While my friends and family started their day with the news of the attack, I didn’t learn about it until evening. For Americans in the U.S., it was a day filled with unfolding horror. For me, it was a day filled with sightseeing in Hannover with my cousin David, followed by a pleasant evening with David and Anna’s music group. They lent me a recorder, and so we played lively music and chatted over wine, cheese, and sausage. I loved being able to participate in their everyday lives rather than just being a tourist.
It wasn’t until we got home to a voicemail message from another German cousin that I knew something was wrong. “David, is Carolyn with you? Is she alright?” Armin’s anxious voice came from the recorder. We looked at each other puzzled, then rushed to the TV.
While my friends and family learned the story bit by bit as it was discovered, I struggled to catch up and grasp what had happened all at once. The remote town in the German mountains didn’t get English-language CNN, and my conversational German wasn’t up to news reports with unfamiliar words like terrorist and hijacking.
I’ll never forget reading the words on the Internet, “The borders to the U.S. are closed.” There’s nothing more chilling than being outside the borders of your native land when it looks like there could be a war. I remember looking at David and Anna, probably with my lip quivering, and saying, “If I can’t get home, can I stay with you?”
Outside the Borders
Although I feel like I missed something important by not being part of this national moment of grief and solidarity alongside fellow Americans, I feel privileged to have experienced 9/11 outside of U.S. borders.
It’s true that I didn’t share some of the common, uniting moments that other Americans experienced. For the longest time, I couldn’t figure out why everyone kept saying, “Let’s roll!” as I’d never been able to understand the details on German TV of the passenger takeover of one of the planes. I never experienced the eerie silence my friends talk about when all air traffic was shut down for several days, interrupted by the even eerier sound of a lone military plane patrolling overhead.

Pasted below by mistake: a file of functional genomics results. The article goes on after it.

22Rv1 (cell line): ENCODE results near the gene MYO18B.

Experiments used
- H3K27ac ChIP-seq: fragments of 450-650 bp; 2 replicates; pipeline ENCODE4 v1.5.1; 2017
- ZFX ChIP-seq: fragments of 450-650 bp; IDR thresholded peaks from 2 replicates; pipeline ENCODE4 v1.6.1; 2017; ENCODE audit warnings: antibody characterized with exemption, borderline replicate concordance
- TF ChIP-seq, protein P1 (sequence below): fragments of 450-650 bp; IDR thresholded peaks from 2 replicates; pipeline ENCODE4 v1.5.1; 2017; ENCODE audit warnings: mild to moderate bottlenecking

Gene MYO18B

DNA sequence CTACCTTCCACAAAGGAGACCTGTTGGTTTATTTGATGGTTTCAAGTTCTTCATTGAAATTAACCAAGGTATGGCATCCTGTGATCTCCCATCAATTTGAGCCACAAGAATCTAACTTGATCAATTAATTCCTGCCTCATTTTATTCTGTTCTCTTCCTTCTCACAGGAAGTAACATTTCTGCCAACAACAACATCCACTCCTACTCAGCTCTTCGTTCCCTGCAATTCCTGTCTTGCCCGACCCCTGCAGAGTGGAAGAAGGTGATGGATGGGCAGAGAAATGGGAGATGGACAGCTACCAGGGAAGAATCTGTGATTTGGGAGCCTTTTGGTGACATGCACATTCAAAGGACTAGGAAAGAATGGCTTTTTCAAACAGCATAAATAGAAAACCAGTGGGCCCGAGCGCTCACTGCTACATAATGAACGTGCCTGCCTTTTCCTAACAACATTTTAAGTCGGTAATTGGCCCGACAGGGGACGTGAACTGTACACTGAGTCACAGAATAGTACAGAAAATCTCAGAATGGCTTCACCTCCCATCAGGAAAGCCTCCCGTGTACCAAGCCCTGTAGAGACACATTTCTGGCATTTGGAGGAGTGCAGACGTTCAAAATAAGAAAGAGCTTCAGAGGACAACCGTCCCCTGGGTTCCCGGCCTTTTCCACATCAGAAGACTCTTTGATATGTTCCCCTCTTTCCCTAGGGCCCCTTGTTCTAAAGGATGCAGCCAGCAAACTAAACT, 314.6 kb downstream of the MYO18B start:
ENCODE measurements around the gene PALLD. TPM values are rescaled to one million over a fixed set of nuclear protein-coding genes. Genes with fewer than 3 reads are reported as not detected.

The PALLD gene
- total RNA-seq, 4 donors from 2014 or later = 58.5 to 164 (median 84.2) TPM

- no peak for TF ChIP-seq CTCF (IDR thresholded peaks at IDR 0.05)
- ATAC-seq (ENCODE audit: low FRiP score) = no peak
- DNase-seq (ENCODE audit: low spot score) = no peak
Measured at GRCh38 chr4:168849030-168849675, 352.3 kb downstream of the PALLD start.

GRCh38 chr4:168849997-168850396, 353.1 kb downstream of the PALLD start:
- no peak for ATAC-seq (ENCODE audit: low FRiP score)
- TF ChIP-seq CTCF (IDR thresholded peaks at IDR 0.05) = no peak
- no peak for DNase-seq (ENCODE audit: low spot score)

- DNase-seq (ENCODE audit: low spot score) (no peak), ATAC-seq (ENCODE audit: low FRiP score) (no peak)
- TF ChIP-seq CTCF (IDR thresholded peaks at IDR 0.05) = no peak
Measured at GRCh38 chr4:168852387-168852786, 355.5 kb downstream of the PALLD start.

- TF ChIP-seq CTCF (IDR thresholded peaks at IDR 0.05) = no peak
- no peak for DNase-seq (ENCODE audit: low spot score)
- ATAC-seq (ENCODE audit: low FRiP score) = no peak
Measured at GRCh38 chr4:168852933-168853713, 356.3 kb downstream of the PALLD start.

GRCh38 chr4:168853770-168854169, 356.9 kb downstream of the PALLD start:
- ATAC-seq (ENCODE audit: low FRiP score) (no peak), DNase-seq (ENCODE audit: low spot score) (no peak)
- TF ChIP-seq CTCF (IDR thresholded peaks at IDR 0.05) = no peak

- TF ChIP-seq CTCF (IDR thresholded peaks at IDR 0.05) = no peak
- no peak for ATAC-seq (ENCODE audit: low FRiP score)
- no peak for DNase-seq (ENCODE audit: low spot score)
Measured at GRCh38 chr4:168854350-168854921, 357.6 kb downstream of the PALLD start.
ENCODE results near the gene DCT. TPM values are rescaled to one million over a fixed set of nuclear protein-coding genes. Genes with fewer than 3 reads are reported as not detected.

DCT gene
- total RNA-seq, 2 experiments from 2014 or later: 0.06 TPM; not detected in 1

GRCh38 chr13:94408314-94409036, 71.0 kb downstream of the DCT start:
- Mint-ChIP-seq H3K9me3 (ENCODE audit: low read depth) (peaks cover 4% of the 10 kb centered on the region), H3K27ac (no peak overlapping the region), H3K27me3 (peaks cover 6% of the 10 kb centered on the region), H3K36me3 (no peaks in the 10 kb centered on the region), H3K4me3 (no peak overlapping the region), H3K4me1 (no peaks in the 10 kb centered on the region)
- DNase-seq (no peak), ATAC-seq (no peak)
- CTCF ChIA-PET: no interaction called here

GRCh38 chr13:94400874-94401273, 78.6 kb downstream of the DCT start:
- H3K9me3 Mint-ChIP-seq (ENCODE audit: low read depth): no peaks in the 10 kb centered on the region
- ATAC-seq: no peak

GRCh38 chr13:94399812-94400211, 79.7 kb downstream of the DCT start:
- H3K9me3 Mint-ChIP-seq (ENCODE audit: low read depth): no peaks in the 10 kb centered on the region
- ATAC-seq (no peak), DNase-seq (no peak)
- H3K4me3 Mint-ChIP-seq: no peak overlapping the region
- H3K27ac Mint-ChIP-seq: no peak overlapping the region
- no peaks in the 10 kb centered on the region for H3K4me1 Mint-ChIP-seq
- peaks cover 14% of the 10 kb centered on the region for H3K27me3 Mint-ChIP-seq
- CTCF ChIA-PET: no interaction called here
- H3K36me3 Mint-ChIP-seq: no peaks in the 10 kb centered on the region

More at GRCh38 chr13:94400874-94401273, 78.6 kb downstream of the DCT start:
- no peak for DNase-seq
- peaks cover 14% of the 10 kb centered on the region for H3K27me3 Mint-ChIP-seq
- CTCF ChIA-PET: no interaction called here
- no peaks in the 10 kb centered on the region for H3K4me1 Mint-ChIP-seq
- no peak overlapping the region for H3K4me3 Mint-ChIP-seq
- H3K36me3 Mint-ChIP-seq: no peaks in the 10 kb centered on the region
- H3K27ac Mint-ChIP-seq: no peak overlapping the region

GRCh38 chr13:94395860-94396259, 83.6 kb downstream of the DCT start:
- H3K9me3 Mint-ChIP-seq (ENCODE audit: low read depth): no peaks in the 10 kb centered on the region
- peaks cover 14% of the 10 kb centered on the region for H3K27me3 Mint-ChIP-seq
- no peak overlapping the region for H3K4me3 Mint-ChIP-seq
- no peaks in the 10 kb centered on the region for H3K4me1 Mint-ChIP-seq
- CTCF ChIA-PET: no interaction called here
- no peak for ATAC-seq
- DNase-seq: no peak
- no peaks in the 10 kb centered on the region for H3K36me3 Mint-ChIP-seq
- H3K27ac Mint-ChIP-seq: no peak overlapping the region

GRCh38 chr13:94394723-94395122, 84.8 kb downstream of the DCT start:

But I did experience an outpouring of compassion from Europeans that most Americans probably don’t even realize existed, because I don’t think the international human reaction made it on TV stations competing to show the latest on the tragedy. I’d expected the European attitude would be, “That’s a tragic situation, but Americans, c’mon! How naïve are you, to think you would be immune from terrorism?”
Instead, I saw the flower memorials on the steps of just about every church I encountered.
Instead, I participated in a five-minute time of silence that Germany declared a couple of days before an international time of silence was announced later in the week.
Instead, I heard the German official (president? prime minister? I can’t remember) tell the U.S. ambassador in Berlin that “Today, we are all Americans,” in a speech reminiscent of John F. Kennedy’s “Ich bin ein Berliner” speech.
Instead, I saw tears in a Ukrainian man’s eyes as he talked about the evil of the attack; a man living with three generations of his family in one room, in a house without running water; a man you would think would have enough cares of his own not to be concerned about people living so far away in such privileged circumstances.
Instead, I saw the genuine compassion in the eyes of every European I met when they heard I was an American. Although I’ve rarely experienced anything but friendliness from Europeans I’ve known, the news that I’m American is most often greeted with the shallow enthusiasm of someone who thinks America is mostly about Hollywood or the rolling-eyes skepticism about our politics or military intentions or pervasiveness of our fast food chains. But in the weeks following 9/11, I felt a rush of warmth and concern and solidarity from everyone I met in my travels in Germany and Ukraine.
I honor those who lost their lives in this attack, and the firefighters who lost their lives trying to save others. We should never forget the evil that cost these people their lives.
But what I will never forget about 9/11 is the compassionate and caring people I met in Germany and Ukraine who had no part in the tragedy, who were not American, and who could easily have shrugged it off with “Very sad, but it’s happening far away and I’m already late for work.” Instead, they took time from their lives and hearts to grieve the loss of lives—no political boundaries, no borders.
That day, the borders I experienced were wide open.